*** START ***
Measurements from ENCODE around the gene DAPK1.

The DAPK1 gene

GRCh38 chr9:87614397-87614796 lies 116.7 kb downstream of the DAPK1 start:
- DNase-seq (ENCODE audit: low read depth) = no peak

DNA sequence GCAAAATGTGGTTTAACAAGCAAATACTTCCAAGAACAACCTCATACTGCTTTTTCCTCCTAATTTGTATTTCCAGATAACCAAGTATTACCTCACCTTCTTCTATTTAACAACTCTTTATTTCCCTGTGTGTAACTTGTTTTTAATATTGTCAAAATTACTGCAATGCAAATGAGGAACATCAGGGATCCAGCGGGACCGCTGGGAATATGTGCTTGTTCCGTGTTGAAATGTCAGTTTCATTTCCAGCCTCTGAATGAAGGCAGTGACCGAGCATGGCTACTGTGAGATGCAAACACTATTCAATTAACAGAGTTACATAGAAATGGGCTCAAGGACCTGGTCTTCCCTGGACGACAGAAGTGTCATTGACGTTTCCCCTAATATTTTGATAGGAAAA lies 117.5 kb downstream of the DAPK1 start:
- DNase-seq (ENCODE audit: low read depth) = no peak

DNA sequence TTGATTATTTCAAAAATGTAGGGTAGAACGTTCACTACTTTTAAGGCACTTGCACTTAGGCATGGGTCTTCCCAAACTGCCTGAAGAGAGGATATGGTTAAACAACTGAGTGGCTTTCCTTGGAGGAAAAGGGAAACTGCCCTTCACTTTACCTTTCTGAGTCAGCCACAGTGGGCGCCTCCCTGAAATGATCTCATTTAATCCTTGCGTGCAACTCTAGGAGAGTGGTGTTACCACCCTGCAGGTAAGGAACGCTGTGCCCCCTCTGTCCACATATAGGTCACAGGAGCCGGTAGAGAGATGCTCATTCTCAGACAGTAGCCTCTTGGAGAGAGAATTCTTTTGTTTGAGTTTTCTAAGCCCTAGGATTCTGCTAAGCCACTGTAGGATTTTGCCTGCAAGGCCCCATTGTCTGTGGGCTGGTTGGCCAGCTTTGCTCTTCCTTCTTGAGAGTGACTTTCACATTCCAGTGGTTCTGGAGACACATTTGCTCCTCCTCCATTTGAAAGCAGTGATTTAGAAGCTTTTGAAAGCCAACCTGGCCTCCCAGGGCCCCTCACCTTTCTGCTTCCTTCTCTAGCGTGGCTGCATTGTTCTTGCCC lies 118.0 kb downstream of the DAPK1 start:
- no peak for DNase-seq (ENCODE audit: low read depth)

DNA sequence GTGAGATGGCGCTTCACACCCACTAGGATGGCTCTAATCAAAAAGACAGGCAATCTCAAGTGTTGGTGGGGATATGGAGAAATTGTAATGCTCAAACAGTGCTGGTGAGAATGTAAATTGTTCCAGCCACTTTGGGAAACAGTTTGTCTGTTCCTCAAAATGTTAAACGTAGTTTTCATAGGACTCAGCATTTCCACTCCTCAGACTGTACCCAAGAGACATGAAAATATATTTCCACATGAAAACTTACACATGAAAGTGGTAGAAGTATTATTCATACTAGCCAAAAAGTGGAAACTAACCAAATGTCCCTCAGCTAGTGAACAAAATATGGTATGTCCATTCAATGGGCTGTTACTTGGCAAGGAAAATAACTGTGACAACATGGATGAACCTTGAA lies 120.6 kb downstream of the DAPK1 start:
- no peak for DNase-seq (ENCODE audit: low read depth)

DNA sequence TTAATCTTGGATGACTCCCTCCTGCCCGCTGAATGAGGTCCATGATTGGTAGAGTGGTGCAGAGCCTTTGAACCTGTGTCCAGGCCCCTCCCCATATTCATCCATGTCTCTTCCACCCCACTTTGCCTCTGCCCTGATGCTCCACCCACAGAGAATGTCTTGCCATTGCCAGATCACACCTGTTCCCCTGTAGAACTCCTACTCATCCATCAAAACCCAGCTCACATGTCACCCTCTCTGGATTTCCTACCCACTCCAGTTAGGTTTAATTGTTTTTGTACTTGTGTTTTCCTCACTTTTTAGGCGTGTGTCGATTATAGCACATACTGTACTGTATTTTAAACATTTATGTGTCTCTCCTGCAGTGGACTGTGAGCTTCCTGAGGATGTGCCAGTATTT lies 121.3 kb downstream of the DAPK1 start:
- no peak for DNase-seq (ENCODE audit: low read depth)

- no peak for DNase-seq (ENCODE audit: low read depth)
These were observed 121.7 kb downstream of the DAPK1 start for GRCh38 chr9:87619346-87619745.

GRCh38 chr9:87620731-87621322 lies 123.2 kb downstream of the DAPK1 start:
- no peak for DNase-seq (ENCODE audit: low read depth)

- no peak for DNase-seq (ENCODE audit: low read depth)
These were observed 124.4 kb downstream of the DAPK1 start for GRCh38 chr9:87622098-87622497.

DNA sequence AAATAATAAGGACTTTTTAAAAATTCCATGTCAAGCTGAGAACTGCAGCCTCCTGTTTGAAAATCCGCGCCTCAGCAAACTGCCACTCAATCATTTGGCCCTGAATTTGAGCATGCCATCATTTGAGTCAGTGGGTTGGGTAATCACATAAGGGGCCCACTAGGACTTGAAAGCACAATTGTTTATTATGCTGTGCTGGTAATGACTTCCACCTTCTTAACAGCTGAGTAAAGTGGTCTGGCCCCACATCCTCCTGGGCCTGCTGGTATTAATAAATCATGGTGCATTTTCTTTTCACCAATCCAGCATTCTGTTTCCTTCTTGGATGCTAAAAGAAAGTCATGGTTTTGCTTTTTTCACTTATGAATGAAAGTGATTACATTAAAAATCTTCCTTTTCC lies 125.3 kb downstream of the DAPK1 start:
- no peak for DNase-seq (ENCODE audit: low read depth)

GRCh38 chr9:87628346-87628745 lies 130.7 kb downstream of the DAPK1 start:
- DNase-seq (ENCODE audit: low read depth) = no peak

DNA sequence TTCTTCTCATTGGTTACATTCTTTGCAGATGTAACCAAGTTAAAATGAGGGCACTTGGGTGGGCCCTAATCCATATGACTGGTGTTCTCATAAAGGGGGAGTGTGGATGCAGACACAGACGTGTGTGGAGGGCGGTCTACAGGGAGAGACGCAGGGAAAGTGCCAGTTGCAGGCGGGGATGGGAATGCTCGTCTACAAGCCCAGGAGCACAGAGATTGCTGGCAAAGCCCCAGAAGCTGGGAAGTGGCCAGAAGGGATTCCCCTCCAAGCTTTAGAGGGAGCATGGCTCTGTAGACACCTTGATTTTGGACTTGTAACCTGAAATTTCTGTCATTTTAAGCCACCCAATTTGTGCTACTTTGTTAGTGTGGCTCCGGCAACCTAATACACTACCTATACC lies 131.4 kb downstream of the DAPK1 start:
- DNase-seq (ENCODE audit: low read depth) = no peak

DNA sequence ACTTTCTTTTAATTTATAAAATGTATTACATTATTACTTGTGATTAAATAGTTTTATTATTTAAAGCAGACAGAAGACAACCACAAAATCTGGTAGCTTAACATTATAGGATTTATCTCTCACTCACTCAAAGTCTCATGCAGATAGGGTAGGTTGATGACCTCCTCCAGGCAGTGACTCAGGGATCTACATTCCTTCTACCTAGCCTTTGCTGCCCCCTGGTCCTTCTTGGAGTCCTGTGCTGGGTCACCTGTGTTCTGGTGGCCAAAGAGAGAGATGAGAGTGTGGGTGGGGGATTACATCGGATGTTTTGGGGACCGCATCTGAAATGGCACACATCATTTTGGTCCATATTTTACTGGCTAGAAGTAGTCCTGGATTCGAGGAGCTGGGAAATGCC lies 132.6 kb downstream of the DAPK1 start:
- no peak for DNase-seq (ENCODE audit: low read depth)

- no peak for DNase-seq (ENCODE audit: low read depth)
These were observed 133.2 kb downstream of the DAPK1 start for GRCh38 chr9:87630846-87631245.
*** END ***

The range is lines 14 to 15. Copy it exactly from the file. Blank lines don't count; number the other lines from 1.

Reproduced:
These were observed 121.7 kb downstream of the DAPK1 start for GRCh38 chr9:87619346-87619745.

GRCh38 chr9:87620731-87621322 lies 123.2 kb downstream of the DAPK1 start: